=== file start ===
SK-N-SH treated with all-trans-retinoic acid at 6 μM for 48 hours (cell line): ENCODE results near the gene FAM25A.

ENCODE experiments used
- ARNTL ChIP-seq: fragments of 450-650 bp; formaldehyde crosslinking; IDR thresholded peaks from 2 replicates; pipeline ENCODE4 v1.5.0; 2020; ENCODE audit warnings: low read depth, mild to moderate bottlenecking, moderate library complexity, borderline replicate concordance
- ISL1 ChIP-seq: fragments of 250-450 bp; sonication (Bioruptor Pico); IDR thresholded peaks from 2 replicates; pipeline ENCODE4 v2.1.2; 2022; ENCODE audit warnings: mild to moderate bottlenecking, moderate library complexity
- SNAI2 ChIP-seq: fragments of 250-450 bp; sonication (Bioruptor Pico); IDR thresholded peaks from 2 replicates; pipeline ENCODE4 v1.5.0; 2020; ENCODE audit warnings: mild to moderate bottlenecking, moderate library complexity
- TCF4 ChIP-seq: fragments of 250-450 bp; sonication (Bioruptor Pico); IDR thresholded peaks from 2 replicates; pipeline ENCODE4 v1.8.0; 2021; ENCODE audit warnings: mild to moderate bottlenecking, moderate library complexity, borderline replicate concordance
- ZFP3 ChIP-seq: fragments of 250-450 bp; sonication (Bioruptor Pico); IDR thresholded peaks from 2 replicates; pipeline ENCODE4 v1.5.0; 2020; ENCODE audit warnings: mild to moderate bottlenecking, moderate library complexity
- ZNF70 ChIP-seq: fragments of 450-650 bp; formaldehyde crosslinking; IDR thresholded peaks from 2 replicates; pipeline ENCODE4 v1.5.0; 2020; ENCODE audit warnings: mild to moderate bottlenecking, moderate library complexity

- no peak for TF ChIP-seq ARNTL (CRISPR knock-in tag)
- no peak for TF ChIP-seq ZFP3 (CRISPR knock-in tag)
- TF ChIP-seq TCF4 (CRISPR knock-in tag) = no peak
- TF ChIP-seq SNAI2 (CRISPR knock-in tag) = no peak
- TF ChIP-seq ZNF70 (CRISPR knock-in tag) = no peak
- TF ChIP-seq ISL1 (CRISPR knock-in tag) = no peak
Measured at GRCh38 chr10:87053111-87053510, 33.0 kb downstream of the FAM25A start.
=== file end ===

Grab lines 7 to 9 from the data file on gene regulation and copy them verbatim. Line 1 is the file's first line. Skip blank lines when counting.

- ZFP3 ChIP-seq: fragments of 250-450 bp; sonication (Bioruptor Pico); IDR thresholded peaks from 2 replicates; pipeline ENCODE4 v1.5.0; 2020; ENCODE audit warnings: mild to moderate bottlenecking, moderate library complexity
- ZNF70 ChIP-seq: fragments of 450-650 bp; formaldehyde crosslinking; IDR thresholded peaks from 2 replicates; pipeline ENCODE4 v1.5.0; 2020; ENCODE audit warnings: mild to moderate bottlenecking, moderate library complexity

- no peak for TF ChIP-seq ARNTL (CRISPR knock-in tag)